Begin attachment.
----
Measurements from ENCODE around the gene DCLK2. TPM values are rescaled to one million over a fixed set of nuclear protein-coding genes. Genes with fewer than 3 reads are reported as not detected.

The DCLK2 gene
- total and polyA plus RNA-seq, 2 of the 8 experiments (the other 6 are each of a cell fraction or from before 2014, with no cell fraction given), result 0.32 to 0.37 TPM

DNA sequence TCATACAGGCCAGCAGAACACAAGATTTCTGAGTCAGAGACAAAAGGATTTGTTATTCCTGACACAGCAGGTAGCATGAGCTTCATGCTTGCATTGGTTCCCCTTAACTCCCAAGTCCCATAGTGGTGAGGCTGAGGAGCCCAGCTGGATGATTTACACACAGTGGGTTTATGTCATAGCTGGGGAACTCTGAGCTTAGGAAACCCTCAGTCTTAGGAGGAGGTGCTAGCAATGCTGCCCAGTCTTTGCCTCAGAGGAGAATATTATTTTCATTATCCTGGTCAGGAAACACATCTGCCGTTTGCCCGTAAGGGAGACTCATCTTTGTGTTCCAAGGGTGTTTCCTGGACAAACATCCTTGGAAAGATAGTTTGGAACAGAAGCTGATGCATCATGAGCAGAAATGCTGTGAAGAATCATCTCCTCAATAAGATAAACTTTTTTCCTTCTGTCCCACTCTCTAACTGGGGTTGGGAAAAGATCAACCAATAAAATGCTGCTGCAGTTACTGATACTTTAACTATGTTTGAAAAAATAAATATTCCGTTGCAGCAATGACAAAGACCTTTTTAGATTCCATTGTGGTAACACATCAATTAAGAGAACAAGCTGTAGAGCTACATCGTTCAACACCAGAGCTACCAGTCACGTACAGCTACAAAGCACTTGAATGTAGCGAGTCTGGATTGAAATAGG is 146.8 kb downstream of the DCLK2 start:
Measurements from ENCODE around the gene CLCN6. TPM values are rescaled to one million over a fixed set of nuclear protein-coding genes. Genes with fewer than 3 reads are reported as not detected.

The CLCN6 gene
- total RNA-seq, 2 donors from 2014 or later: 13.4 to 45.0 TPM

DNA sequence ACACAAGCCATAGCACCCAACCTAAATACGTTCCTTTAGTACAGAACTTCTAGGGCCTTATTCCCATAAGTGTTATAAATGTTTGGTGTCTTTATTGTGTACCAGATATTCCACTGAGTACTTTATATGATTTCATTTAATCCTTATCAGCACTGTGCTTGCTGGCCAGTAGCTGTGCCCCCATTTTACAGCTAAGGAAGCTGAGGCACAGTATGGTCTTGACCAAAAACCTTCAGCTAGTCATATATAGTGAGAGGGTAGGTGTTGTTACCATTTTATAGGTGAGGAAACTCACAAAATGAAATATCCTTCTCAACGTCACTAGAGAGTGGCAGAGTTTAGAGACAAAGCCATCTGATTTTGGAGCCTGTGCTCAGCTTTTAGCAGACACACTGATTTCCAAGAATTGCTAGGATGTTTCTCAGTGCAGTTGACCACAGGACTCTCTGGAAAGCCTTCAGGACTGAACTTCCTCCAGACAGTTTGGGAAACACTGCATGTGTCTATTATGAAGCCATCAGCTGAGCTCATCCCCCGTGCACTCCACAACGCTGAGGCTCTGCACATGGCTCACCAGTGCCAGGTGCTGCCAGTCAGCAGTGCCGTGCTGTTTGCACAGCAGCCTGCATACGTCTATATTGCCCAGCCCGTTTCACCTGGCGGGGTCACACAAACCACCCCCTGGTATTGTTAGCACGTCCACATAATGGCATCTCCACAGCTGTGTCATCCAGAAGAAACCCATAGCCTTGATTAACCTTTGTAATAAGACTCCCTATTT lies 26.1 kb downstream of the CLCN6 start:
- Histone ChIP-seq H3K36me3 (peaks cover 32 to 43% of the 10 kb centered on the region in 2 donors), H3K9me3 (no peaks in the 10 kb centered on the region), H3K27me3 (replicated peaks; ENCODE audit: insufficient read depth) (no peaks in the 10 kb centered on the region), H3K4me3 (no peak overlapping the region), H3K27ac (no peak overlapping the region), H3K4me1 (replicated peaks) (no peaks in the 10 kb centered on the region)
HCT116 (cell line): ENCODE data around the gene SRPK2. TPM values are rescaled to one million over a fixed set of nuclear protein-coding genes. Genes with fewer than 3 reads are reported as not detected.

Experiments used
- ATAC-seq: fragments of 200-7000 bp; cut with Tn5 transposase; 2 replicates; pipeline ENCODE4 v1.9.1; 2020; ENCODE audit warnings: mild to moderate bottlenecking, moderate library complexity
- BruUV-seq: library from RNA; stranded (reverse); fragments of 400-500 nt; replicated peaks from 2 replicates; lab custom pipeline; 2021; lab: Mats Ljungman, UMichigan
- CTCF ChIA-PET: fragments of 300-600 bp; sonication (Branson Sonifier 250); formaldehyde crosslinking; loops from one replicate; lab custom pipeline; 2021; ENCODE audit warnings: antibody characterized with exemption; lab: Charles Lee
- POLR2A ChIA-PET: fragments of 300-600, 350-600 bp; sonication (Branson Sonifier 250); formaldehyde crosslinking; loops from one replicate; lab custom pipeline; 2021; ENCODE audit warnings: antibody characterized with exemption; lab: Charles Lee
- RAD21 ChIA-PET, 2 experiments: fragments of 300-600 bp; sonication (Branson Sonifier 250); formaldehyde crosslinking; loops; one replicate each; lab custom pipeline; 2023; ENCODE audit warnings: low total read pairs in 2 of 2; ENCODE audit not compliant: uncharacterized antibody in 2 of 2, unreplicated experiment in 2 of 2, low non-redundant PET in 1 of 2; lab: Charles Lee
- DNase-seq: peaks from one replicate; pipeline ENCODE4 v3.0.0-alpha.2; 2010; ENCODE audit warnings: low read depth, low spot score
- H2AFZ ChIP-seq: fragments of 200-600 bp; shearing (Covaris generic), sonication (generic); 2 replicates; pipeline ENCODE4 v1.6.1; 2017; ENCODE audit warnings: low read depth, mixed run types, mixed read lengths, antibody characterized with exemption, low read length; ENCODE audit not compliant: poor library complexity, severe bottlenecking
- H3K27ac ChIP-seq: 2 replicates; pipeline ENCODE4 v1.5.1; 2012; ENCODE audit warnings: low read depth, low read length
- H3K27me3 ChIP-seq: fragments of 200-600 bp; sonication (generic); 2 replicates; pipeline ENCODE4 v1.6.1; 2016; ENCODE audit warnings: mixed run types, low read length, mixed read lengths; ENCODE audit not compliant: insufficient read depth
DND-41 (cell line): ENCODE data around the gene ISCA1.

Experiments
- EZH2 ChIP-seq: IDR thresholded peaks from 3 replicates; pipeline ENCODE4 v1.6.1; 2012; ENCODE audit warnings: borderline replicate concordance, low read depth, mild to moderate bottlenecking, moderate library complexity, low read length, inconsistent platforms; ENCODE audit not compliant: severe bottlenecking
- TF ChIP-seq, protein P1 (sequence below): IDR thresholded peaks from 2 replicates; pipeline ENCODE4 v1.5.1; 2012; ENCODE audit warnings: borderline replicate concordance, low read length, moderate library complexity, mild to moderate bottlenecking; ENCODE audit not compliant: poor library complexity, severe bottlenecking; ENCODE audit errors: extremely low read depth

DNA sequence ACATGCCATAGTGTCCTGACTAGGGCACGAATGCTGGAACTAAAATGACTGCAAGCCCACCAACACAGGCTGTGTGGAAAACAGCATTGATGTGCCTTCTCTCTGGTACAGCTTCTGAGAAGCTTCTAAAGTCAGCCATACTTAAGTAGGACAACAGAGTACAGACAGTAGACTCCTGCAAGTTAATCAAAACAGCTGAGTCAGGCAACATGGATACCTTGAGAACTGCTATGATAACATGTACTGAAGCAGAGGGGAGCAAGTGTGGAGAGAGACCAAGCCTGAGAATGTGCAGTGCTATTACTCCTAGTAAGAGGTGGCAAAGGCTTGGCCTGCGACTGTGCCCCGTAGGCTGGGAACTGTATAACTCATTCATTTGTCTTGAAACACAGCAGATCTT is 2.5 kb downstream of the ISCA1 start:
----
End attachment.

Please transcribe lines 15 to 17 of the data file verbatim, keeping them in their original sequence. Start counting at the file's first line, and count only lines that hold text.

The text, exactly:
- POLR2A ChIA-PET: fragments of 300-600, 350-600 bp; sonication (Branson Sonifier 250); formaldehyde crosslinking; loops from one replicate; lab custom pipeline; 2021; ENCODE audit warnings: antibody characterized with exemption; lab: Charles Lee
- RAD21 ChIA-PET, 2 experiments: fragments of 300-600 bp; sonication (Branson Sonifier 250); formaldehyde crosslinking; loops; one replicate each; lab custom pipeline; 2023; ENCODE audit warnings: low total read pairs in 2 of 2; ENCODE audit not compliant: uncharacterized antibody in 2 of 2, unreplicated experiment in 2 of 2, low non-redundant PET in 1 of 2; lab: Charles Lee
- DNase-seq: peaks from one replicate; pipeline ENCODE4 v3.0.0-alpha.2; 2010; ENCODE audit warnings: low read depth, low spot score